British capture of Iranian tanker won't go unanswered, says Iran
Royal Marines boarded the ship off Gibraltar last week, saying it was bound for Syria
Iran’s military on Tuesday pledged to retaliate against the seizure by British Royal Marines of an oil tanker off the coast of Gibraltar last week.
“Capture of the Iranian oil tanker based on fabricated excuses will not be unanswered and when necessary Tehran will give an appropriate answer,” said Maj Gen Mohammad Bagheri, Iran’s armed forces chief of staff.
The marines boarded the Grace 1 off the coast of Gibraltar on Thursday and seized it for breaking sanctions by taking oil to Syria.
Iran has demanded the immediate release of the vessel, while the Islamic Revolutionary Guard Corps commander threatened on Friday to seize a British ship in retaliation.
“It will be reciprocated, at a suitable time and in a suitable place,” Maj Gen Bagheri, told the official Irna news agency.
The warning highlights mounting risks to shipping in a region that exports about a third of all seaborne petroleum.
BP is keeping an oil carrier empty close to Saudi Arabia, rather than risk it being seized by Iran.
The British Heritage, which can haul about 1 million barrels of oil, was sailing toward Iraq’s Basra terminal in the south of country.
It made an abrupt U-turn on Saturday over BP’s concerns.
Meanwhile, investigations into Iran’s seized vessel have revealed that the supertanker was fully loaded with crude oil.
“Gibraltar can now confirm, after having received the results of comprehensive laboratory testing, that the Grace 1, which was detained in the early hours of Thursday morning, is loaded to capacity with crude oil,” its government said.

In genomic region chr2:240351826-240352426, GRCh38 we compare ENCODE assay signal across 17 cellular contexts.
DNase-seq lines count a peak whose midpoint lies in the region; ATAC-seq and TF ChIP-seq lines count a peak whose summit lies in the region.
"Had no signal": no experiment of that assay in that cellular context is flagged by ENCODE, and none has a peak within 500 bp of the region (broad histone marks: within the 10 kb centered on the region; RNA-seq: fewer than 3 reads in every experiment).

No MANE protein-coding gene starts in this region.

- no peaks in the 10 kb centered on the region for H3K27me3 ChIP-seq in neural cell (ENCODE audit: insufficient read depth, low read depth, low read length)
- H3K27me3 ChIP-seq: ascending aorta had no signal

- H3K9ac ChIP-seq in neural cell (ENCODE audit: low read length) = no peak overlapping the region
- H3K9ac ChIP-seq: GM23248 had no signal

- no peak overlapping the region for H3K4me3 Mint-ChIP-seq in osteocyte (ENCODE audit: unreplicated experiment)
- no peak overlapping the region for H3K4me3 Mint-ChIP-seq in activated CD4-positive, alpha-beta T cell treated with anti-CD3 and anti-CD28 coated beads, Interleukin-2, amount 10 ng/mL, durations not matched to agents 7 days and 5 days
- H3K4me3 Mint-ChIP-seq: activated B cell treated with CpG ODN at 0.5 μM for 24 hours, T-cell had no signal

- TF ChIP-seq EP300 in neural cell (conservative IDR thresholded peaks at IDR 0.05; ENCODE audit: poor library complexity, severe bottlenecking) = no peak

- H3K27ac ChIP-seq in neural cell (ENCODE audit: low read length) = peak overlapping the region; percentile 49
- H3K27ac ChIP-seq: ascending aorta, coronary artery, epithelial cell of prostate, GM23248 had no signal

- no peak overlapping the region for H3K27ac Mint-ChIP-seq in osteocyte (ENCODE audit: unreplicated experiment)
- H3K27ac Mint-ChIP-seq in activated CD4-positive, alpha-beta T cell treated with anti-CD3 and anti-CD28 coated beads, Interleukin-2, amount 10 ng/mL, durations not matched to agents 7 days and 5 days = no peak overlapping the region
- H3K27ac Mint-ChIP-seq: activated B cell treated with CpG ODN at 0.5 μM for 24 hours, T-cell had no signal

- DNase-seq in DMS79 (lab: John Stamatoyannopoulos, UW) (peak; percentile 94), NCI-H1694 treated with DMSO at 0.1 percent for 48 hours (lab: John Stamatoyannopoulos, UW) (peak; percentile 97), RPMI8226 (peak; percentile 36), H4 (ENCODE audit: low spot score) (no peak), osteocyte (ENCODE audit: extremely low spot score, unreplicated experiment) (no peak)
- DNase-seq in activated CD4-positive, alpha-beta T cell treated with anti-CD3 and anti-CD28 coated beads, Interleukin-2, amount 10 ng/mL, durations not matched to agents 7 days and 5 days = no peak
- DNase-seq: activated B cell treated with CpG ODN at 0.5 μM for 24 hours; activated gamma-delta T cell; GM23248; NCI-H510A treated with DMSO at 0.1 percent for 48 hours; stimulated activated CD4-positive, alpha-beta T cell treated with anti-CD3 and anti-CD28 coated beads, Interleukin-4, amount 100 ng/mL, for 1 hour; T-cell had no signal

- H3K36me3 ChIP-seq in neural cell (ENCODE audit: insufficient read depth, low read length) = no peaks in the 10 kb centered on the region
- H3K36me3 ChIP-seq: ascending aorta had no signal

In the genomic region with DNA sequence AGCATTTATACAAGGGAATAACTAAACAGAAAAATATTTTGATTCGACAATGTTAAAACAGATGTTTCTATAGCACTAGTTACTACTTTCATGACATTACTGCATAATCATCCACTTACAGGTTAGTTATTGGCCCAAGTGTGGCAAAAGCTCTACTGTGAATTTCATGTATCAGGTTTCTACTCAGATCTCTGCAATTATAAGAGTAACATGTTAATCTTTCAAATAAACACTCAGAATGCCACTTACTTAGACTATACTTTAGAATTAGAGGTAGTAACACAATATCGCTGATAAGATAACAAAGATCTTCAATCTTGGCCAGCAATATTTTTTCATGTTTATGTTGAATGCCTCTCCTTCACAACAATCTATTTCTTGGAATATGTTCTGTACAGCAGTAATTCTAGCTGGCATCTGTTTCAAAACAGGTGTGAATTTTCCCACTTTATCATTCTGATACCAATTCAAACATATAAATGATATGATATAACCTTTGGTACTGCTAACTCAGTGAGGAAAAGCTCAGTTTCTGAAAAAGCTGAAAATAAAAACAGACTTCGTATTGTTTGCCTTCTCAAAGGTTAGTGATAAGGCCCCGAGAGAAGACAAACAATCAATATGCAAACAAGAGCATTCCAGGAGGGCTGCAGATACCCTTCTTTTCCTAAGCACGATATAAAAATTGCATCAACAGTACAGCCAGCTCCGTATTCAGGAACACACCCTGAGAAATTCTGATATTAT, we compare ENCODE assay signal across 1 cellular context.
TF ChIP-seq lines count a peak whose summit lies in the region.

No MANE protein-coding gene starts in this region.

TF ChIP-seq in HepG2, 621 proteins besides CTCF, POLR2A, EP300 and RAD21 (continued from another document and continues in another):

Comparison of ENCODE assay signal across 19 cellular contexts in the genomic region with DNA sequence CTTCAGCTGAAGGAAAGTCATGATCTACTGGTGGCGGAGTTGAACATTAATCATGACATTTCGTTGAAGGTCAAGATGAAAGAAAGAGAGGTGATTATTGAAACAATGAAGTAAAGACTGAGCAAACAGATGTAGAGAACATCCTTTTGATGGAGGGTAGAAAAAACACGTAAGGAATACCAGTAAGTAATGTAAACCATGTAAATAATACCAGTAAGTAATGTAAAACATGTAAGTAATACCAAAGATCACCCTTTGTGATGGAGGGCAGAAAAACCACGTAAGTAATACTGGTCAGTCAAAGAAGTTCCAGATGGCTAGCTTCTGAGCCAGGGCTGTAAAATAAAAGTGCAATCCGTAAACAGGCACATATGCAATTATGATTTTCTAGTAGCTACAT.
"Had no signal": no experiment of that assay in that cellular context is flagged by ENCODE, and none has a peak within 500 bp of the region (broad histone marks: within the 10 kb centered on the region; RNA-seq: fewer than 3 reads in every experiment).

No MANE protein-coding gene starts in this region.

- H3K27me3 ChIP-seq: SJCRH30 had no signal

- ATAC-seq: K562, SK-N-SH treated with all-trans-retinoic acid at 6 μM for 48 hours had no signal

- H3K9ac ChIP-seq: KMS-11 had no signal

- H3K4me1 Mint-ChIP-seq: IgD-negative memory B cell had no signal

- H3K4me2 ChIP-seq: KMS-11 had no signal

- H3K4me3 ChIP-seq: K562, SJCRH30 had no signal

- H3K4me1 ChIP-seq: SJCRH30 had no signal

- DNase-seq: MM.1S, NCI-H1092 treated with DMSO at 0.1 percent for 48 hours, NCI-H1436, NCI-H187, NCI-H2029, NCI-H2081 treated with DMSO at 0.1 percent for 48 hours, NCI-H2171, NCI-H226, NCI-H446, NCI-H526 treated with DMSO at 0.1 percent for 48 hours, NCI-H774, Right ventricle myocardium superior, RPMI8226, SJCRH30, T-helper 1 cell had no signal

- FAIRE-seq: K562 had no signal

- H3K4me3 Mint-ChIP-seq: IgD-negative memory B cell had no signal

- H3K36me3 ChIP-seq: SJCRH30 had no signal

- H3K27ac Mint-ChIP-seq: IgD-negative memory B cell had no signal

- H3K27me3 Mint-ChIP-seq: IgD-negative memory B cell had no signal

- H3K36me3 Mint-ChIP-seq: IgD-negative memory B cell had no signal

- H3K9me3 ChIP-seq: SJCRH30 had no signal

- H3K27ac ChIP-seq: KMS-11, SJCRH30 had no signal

“The results of these tests contradict the statements of some commentators from outside who had speculated that the cargo on the vessel was not crude.”
The government said the Grace 1 was detained when it sailed into British Gibraltar’s territory, having left the international waters of the Straits of Gibraltar on an arranged call for provisions and spare parts.
Spain, which challenges UK ownership of Gibraltar, had said last week that the action was prompted by a US request to Britain and appeared to have happened in Spanish waters.
Gibraltar said the vessel was detained because it was suspected to be heading for Baniyas refinery in Tartous, which is owned by Baniyas Oil Refinery Company and subject to EU sanctions.
Legal experts say the EU sanctions only explicitly prohibit the export of jet fuel to Syria, although a sale to anyone who is designated as subject to sanctions would be in breach of the regulations.
The Gibraltar authorities did not disclose the origin of the oil, although officials in Tehran have said it was an Iranian tanker.
Iran said the tanker was in international waters, not headed to Syria, and described the UK’s actions as piracy.
Six tankers have been attacked since early May and the US blamed Iran for the incidents, which Tehran denies.
Insurance costs soared after the attacks and some owners initially became wary of sailing to the region.
Tension escalated since the US withdrew from an international nuclear accord with Iran then resumed sanctions against it.
Updated: July 10, 2019 12:02 AM